The litany of law firm gripes is long and familiar: exorbitant cost and rates, overstaffing, budget unpredictability, IT and process deficiencies, and limited knowledge of clients’ business. One would think that law firms would be responding to all this—they read and hear about it every day. So why are legal consumers—not law firms—driving change in the legal marketplace? Simple answer: most large firm partners have yet to feel the financial consequences of stasis and are staying the course so they can “run the table.”
It’s hardly news that the once-cozy relationship between BigLaw and corporate legal departments has morphed into something quite different. In Facebook terms, it’s gone from “in a relationship” to “it’s complicated.” Relationships once cemented over rounds of golf and scotch have yielded to RFP’s and reverse auctions. The bloom is off the rose. And clients are voting with their feet as companies replace law firms about as often as laterals hopscotch in search of sweeter deals. But corporate legal departments are doing a lot more than simply substituting one firm for another.
Law has a distribution problem. Too many corporate firms vie for a shrinking pool of outsourced work. Competition is also fierce in the retail segment of the legal market where, paradoxically, tens of millions of individuals and small businesses are unrepresented while thousands of lawyers are unemployed or under-employed.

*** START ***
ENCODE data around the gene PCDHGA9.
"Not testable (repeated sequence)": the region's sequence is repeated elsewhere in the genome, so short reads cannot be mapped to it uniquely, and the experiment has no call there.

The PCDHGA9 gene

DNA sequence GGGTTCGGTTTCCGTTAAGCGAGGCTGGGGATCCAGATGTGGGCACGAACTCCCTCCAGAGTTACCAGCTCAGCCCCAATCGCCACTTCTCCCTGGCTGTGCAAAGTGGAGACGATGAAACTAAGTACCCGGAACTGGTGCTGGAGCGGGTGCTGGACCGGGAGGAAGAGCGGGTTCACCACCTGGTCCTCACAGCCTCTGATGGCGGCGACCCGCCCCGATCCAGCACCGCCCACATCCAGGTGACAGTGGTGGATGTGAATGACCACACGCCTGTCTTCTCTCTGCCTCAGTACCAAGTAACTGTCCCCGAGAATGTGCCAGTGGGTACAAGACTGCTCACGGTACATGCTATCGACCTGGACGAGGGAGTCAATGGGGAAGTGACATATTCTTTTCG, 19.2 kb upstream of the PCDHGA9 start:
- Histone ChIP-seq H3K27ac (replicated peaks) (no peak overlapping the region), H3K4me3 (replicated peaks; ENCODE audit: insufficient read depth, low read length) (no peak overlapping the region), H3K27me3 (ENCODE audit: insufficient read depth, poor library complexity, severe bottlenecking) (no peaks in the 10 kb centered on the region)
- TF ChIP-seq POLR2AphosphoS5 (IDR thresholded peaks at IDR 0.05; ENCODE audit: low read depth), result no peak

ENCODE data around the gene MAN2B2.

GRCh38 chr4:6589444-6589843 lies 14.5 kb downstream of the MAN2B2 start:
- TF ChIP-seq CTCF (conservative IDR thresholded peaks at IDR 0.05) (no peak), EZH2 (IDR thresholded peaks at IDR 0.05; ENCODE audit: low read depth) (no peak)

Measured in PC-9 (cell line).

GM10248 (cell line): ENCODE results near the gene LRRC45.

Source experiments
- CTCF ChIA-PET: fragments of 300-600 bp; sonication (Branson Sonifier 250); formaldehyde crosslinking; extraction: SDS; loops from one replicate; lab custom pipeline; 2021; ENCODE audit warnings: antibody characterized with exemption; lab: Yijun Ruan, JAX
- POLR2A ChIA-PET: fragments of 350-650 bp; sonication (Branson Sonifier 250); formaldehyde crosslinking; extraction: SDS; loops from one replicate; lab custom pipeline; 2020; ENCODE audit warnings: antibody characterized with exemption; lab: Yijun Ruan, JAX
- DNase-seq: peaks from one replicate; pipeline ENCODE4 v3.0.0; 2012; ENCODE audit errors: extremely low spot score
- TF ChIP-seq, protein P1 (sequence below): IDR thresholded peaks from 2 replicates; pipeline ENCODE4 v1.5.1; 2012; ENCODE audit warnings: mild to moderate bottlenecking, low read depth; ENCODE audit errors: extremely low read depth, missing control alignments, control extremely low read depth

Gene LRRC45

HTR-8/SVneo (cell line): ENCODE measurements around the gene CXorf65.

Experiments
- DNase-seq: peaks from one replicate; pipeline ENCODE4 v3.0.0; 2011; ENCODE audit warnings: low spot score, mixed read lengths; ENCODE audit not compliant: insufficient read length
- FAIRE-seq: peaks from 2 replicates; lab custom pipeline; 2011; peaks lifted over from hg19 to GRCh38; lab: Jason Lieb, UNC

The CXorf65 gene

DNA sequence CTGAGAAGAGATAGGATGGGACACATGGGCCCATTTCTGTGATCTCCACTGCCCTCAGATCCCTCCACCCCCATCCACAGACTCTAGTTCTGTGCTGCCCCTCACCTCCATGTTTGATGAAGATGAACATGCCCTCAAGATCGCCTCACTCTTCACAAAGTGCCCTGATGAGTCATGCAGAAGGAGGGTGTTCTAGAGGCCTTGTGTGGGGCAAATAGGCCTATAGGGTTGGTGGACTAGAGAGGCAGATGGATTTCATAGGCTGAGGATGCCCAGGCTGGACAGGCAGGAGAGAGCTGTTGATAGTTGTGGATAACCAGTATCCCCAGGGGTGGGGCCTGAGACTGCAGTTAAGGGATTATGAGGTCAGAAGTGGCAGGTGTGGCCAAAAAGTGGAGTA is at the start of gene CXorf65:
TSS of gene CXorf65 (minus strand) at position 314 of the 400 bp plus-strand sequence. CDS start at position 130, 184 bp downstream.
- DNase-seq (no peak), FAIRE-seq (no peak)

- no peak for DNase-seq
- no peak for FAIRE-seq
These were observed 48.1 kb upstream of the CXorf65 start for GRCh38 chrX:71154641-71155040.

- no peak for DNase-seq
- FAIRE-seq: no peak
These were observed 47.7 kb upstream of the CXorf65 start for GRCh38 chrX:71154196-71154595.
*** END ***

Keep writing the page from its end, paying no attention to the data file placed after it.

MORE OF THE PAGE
The Guardian recently reported that senior partners at Magic Circle firms now charge 1,100 pounds an hour— that’s $1,500 plus an expensive lunch. U.S. firms average a bit less, but their rates are not for the faint-of-budget, either. The National Law Journal reported that for 2014 the top 14 U.S.-based firms had a $980 average partner billable hour rate. Senior partners charge well above that and top out in the same zip code as their Magic Circle competitors.
Remember the Clash song “Should I Stay or Should I Go”? The opening chords and lyrics come to mind when the “Do I insource or outsource?” question is raised. And that is happening a lot these days- both the question and the flashbacks.
Most people — especially lawyers — would not imagine that a legal technology company’s focus is on customer satisfaction. After all, aren’t those companies, so the thinking goes, bent on replacing lawyers?
A recent visit to LegalZoom revealed that it is deeply committed to ensuring its technology is customer friendly. It is equally zealous about optimizing customer satisfaction for its subscription services customers. These are individuals and small businesses that, for a monthly fee, have unlimited 30minute consultations with a panel of counsel. The attorneys are independent contractors who maintain their own practices while providing consults for LegalZoom customers. These sessions often result in client engagements for which LegalZoom receives no fee.